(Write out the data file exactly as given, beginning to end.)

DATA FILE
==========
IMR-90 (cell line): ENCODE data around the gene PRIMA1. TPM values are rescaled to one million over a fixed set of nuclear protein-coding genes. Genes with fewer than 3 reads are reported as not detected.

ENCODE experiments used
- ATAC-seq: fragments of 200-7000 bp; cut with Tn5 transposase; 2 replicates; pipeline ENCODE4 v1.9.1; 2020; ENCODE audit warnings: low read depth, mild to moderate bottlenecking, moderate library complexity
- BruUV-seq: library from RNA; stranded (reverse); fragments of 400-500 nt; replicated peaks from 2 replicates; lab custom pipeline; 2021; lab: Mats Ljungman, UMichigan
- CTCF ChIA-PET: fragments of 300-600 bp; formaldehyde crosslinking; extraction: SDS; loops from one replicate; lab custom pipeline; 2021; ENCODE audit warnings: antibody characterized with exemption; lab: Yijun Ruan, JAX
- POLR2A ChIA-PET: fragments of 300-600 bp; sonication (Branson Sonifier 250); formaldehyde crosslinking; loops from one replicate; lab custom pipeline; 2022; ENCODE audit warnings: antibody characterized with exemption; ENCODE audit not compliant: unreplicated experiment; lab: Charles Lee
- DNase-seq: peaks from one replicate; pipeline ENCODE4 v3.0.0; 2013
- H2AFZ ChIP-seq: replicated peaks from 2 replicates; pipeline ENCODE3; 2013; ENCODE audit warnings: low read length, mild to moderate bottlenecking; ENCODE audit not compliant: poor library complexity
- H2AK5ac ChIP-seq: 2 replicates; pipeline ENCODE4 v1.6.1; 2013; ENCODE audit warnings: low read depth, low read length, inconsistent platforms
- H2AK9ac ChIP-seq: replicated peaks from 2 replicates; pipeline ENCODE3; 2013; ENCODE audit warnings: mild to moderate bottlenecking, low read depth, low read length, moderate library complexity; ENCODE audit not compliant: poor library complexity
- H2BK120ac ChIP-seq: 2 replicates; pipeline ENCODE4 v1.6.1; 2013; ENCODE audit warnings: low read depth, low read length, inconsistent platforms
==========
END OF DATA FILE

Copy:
IMR-90 (cell line): ENCODE data around the gene PRIMA1. TPM values are rescaled to one million over a fixed set of nuclear protein-coding genes. Genes with fewer than 3 reads are reported as not detected.

ENCODE experiments used
- ATAC-seq: fragments of 200-7000 bp; cut with Tn5 transposase; 2 replicates; pipeline ENCODE4 v1.9.1; 2020; ENCODE audit warnings: low read depth, mild to moderate bottlenecking, moderate library complexity
- BruUV-seq: library from RNA; stranded (reverse); fragments of 400-500 nt; replicated peaks from 2 replicates; lab custom pipeline; 2021; lab: Mats Ljungman, UMichigan
- CTCF ChIA-PET: fragments of 300-600 bp; formaldehyde crosslinking; extraction: SDS; loops from one replicate; lab custom pipeline; 2021; ENCODE audit warnings: antibody characterized with exemption; lab: Yijun Ruan, JAX
- POLR2A ChIA-PET: fragments of 300-600 bp; sonication (Branson Sonifier 250); formaldehyde crosslinking; loops from one replicate; lab custom pipeline; 2022; ENCODE audit warnings: antibody characterized with exemption; ENCODE audit not compliant: unreplicated experiment; lab: Charles Lee
- DNase-seq: peaks from one replicate; pipeline ENCODE4 v3.0.0; 2013
- H2AFZ ChIP-seq: replicated peaks from 2 replicates; pipeline ENCODE3; 2013; ENCODE audit warnings: low read length, mild to moderate bottlenecking; ENCODE audit not compliant: poor library complexity
- H2AK5ac ChIP-seq: 2 replicates; pipeline ENCODE4 v1.6.1; 2013; ENCODE audit warnings: low read depth, low read length, inconsistent platforms
- H2AK9ac ChIP-seq: replicated peaks from 2 replicates; pipeline ENCODE3; 2013; ENCODE audit warnings: mild to moderate bottlenecking, low read depth, low read length, moderate library complexity; ENCODE audit not compliant: poor library complexity
- H2BK120ac ChIP-seq: 2 replicates; pipeline ENCODE4 v1.6.1; 2013; ENCODE audit warnings: low read depth, low read length, inconsistent platforms